Max Nisen is a Bloomberg Gadfly columnist covering biotech, pharma and health care. He previously wrote about management and corporate strategy for Quartz and Business Insider.

Good morning! This is Fly Charts, the daily charts-only newsletter from Gadfly; sign up here. From Sino-Russian political chess to busted retail bonds, here are four charts that tell you what you need to know in business today.

As Steven A. Cohen preps what may be the biggest U.S. hedge fund launch in history, it's important to remember that bigger isn’t always better.
Sources: Frontline, author's calculations
Busted Toy
Bond investors have had a hard time reconciling a rough retail reality with their endless appetite for junk debt -- Toys "R" Us bonds are just the latest victim.
Source: Finra's Trace bond-price reporting system
Broader Horizons
China is at the center of the fight for oil-market share, creating complicated political chess for Saudi Arabia and Russia.
Source: Bloomberg Intelligence
Note: "LTM" refers to the last 12 months through July 2017.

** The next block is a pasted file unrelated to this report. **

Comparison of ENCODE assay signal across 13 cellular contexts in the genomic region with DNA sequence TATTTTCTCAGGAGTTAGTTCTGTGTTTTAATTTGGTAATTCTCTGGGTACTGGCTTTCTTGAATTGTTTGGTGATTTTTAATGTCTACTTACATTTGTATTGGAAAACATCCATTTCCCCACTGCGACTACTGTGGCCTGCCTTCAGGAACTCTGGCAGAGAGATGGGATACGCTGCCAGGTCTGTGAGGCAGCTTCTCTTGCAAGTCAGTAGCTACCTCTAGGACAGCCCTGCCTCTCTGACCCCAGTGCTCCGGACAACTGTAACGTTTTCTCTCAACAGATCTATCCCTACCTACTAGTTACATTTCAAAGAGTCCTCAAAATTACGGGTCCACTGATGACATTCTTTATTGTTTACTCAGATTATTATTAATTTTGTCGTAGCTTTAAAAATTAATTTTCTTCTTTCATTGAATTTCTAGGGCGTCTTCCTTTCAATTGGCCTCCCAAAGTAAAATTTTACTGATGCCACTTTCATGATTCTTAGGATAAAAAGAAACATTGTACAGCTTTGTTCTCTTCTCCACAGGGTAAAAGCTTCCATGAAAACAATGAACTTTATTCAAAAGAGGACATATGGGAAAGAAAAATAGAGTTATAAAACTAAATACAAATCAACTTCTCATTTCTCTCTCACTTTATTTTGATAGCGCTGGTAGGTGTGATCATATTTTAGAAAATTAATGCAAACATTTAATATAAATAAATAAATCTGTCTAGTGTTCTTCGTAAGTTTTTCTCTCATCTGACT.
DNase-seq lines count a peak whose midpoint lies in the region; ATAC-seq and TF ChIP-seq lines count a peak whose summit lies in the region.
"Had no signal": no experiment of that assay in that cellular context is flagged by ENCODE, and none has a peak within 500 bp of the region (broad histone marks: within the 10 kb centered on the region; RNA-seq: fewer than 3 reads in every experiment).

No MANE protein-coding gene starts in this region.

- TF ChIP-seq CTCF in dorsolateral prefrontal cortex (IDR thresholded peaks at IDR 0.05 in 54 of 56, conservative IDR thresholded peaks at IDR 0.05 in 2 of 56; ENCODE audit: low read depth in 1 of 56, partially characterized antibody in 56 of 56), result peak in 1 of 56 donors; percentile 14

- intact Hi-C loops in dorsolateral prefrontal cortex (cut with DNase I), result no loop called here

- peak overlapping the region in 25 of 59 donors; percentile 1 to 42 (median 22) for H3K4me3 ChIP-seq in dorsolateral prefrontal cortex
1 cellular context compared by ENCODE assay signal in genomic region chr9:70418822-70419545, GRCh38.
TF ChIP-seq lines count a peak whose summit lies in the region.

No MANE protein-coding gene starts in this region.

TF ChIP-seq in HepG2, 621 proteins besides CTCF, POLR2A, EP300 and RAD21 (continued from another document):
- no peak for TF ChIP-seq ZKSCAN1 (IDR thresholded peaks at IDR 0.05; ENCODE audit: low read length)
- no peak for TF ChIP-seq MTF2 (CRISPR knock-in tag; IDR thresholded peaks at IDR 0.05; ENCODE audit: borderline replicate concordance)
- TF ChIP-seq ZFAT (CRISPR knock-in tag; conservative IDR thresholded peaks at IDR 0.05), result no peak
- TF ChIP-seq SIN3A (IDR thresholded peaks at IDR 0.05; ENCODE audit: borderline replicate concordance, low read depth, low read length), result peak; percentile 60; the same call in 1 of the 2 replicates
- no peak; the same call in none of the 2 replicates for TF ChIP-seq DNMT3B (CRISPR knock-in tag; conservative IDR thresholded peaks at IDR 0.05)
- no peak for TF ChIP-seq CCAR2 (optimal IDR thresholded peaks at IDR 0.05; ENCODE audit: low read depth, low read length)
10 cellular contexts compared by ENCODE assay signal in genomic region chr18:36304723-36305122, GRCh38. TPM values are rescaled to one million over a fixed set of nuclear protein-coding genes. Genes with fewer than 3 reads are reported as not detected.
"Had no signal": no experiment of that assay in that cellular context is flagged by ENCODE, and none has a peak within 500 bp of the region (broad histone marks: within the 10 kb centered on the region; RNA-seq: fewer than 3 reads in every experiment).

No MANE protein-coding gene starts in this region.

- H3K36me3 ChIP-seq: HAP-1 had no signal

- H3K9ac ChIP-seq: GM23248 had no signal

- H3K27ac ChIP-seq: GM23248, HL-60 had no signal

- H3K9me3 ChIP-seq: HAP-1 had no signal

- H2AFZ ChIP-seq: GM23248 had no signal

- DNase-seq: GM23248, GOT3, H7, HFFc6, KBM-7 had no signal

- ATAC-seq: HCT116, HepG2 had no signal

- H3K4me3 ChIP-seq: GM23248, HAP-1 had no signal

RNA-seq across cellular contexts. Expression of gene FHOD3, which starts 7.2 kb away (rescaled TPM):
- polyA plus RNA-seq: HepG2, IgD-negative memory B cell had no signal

Double-Edged Sword
Calpers may lower fees by outsourcing the management of its private equity investments. But it will likely sacrifice returns to do so.
Source: Preqin

And don't miss Marcus Ashworth on an interesting time for catastrophe bonds: "... with so many big storms coming at once, it's easy to assume that substantial losses will be in store, and these will spell the end for catastrophe insurance. But in fact, for the cat bond universe, it's quite the reverse. These securities are where financial engineering meets disaster insurance, and the current environment has made them a key destination in the global search for yield. They offer investors a decent premium for a type of risk that has no correlation to other asset classes Gains have been respectable lately, but with perhaps a bit less shine -- so far this year they've returned 3.4 percent, versus 6.9 percent last year." 

This column does not necessarily reflect the opinion of Bloomberg LP and its owners.

To contact the author of this story:
Max Nisen in New York at

To contact the editor responsible for this story:
Mark Gongloff at